One of those practice partners is Simon “Crane” Raunholst, who’s credited with being a driving force behind the achievements of big-name pros like Thijs Molendijk and Adrian “Lifecoach” Koy.
But Raunholst sees Barton as easily one of the finest players he’s worked with.
“There is no doubt he is one of the best players in the world,” Raunholst tells the Daily Dot. “The special thing about him is how little effort he appears to put into something before almost mastering it. Picking up new strategies and such. Also, the combination of that and his age. I mean he is easily more intelligent than most adult people.”
This intelligence shines through whenever Barton gets a chance to talk in detail about the game and his passion for analysis and improvement. He applies that macro analytical approach to everything, even picking his lineup before the game begins and how lineups compare with the meta decks. He describes the approaches as “levels”.
“If you think about it in terms of levels,” he says, discussing his final matches in the recent Winter preliminaries. “level zero is just the strongest decks. Level one is counters to those, and level two is counters to the counter. TidesofTime went level two and I went hard level one, so I wasn’t favored against him. His lineup was the exact response to mine.”
With established players like Biessener out of the running, Barton is one of the favorites to take the title. Keaton “Chakki” Gill of Team Dignitas is the only other player in the field with a team sponsorship—so of course the two players have been drawn together in the group stage. He also faces a tough challenge from “Nostam,” a player who was also in DC for the preliminaries and whom Barton considers a strong contender.
Even while pursuing Hearthstone at the highest level, and with the chance to fight for a $1 million prizepool, Barton continues to push towards his educational and athletic goals, eschewing the notion of the anti-social schoolboy gamer.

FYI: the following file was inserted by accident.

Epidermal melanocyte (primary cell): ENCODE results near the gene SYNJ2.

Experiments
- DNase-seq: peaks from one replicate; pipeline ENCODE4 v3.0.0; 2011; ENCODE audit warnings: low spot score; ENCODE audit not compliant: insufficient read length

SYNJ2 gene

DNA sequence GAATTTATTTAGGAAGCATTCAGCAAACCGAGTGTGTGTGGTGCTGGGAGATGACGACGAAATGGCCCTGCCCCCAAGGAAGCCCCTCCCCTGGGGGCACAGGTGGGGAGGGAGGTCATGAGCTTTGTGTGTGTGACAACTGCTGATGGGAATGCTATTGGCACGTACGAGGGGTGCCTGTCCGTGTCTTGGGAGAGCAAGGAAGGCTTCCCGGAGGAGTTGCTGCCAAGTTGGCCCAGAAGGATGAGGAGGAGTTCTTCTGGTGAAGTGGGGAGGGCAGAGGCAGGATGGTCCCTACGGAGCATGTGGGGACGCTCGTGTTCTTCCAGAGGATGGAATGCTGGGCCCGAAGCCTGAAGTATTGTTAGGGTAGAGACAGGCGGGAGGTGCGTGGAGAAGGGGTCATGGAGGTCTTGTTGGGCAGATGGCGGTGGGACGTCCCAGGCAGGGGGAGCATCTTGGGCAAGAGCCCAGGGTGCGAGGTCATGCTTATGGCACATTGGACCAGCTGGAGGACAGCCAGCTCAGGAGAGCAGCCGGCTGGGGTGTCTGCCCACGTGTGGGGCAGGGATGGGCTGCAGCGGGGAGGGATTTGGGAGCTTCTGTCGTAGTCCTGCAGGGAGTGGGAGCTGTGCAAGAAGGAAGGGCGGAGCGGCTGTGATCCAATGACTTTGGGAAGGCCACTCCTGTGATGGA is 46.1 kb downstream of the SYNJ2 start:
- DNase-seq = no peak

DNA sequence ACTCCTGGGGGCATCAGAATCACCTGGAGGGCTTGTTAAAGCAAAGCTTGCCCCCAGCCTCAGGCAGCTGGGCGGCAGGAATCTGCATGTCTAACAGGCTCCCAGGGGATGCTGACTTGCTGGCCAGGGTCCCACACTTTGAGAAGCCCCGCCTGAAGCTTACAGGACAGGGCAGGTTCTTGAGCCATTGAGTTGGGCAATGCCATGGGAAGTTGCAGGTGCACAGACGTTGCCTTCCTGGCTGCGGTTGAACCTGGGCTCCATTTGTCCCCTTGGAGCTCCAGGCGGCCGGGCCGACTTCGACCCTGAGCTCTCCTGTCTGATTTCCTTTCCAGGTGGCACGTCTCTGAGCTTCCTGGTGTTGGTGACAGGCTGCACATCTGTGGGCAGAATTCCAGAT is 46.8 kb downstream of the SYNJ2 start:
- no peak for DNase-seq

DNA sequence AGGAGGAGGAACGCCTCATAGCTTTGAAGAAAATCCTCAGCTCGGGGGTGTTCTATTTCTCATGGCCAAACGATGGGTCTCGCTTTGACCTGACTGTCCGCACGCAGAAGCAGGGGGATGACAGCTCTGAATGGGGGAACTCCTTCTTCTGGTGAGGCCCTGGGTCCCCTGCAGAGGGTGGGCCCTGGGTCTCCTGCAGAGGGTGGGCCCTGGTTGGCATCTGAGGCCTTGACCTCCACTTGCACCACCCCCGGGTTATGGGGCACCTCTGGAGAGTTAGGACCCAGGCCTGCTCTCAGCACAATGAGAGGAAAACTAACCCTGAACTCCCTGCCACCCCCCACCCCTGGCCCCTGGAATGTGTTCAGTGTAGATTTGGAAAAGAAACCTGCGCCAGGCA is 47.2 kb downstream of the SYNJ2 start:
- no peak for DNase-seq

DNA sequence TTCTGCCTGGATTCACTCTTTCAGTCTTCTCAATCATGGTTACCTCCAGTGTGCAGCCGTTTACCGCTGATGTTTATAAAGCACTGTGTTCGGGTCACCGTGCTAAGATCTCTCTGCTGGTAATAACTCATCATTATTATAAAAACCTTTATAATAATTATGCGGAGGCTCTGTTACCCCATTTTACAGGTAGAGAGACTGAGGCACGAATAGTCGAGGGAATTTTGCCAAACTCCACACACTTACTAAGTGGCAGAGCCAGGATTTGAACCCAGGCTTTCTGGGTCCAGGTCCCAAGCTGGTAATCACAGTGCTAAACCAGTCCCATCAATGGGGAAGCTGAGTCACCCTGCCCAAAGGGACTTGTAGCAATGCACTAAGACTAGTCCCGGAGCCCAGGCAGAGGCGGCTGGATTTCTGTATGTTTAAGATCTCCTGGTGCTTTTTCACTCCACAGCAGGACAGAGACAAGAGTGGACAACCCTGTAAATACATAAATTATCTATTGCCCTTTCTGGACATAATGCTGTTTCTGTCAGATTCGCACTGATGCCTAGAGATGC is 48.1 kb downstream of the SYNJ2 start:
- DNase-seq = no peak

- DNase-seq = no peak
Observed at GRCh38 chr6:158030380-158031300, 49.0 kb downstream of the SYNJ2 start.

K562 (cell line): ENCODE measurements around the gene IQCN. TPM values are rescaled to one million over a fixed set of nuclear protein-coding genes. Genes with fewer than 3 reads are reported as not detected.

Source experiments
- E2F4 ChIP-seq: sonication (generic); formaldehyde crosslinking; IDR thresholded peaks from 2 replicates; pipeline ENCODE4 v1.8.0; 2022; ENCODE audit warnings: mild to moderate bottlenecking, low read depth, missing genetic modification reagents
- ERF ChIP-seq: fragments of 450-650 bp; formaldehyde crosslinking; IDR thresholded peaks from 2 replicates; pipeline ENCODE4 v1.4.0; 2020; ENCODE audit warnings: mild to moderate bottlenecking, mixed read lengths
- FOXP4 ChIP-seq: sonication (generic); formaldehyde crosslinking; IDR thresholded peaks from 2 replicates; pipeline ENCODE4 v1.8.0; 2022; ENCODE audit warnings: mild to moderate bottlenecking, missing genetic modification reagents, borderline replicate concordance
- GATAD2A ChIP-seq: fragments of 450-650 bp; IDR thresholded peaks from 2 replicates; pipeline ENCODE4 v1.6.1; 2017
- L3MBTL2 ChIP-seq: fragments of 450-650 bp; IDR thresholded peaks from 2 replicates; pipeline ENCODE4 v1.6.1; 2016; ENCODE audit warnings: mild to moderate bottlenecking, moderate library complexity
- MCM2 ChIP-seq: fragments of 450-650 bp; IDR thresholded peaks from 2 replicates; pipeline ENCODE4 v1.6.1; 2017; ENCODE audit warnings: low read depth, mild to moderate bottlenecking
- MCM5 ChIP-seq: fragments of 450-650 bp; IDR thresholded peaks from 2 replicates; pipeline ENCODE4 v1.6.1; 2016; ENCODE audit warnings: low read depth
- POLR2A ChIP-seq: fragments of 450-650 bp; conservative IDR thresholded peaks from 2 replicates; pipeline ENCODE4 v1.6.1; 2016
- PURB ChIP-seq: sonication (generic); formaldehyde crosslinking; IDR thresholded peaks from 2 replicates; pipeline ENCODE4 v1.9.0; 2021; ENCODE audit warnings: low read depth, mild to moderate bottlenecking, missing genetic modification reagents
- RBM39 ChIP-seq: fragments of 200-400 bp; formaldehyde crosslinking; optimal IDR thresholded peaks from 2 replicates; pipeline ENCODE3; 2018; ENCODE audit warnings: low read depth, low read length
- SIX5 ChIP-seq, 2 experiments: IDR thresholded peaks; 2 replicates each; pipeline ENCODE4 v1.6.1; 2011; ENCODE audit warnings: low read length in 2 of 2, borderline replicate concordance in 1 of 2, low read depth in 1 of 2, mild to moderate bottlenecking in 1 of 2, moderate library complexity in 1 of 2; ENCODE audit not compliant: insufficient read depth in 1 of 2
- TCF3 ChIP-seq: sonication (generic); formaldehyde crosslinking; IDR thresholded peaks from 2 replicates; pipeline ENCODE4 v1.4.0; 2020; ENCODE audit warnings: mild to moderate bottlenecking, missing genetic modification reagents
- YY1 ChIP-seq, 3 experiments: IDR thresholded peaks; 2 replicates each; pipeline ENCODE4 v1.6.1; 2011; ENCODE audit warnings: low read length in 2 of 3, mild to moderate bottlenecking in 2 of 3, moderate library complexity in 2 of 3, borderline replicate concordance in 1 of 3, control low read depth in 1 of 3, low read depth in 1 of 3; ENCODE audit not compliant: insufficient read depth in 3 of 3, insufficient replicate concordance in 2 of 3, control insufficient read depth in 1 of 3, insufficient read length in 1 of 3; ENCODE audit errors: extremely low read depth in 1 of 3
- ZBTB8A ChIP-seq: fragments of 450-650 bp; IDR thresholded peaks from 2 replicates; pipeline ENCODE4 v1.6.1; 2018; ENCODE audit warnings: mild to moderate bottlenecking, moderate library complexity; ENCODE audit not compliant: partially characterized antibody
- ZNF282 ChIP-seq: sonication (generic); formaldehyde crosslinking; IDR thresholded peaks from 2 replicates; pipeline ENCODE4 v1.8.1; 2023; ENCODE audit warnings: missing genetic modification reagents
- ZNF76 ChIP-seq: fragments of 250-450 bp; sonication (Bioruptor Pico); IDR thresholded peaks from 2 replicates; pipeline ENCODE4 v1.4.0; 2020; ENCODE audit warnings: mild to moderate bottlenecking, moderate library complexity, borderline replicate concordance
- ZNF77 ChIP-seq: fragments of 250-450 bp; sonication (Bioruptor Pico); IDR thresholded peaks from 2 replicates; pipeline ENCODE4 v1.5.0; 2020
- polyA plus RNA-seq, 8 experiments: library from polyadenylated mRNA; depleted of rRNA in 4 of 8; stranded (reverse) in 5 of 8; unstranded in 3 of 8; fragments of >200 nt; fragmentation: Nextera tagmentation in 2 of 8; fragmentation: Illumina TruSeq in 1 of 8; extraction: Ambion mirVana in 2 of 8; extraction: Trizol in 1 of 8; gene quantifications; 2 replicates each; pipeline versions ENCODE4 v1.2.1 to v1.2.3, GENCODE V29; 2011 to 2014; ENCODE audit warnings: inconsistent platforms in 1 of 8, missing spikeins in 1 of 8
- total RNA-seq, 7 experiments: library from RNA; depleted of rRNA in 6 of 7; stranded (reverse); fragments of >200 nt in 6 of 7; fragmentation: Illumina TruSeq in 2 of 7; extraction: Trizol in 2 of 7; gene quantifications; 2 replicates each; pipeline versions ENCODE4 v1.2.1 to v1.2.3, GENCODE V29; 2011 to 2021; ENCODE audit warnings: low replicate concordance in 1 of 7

According to Barton there a few people in his school who play Hearthstone, and most of them know who he is. But he doesn’t really hang around with them—they aren’t his type. Instead his friends are more “on the athletic side.”
His sport of choice is tennis, where he says he could reach the top 10 is his region if he tried—but “the tournaments suck.” As for school, his subject of choice may seem esoteric to your average high schooler but really makes a lot of sense for someone with a talent for Hearthstone. The only thing that interests him? Math, of course.
Key to the story of every pro gamer who balances it with education is the role of the parents. Are they enthusiastic fans? Do they try to dissuade their child from pursuing an unstable career? According to Barton, his parents are supportive if disinterested.
“My brother was a big gamer,” he says. “he wasn’t good or anything but really liked it. They knew he identified with it, but they didn’t know that about me. One day they asked what I was doing on the computer all day and I said ‘I’m first in North America right now.’ They’re really supportive.”
All this seems like the perfect springboard to a full-time pro gaming career, a path that we see more and more young people going down. But for Barton can’t quite envision himself making that decision
“I don’t ever see myself going full time.” Barton says. “I’m probably going to continue playing games like Hearthstone, and I think I’ve proved I don’t have to be full time to be successful. I do plan on going to college for sure.”
As long as the game keeps him interested, Barton will continue to play and compete. But if finds himself pulled in other directions, he may just disappear as quickly as he broke into the scene.
But for now Barton is a player that fascinates and excites his peers and fans alike. And he’s clearly been paying attention to his teachers. When he gets home and starts playing Hearthstone, there’s not a player in the world who couldn’t learn something from him.
Image via Blizzard | Remix by Jacob Wolf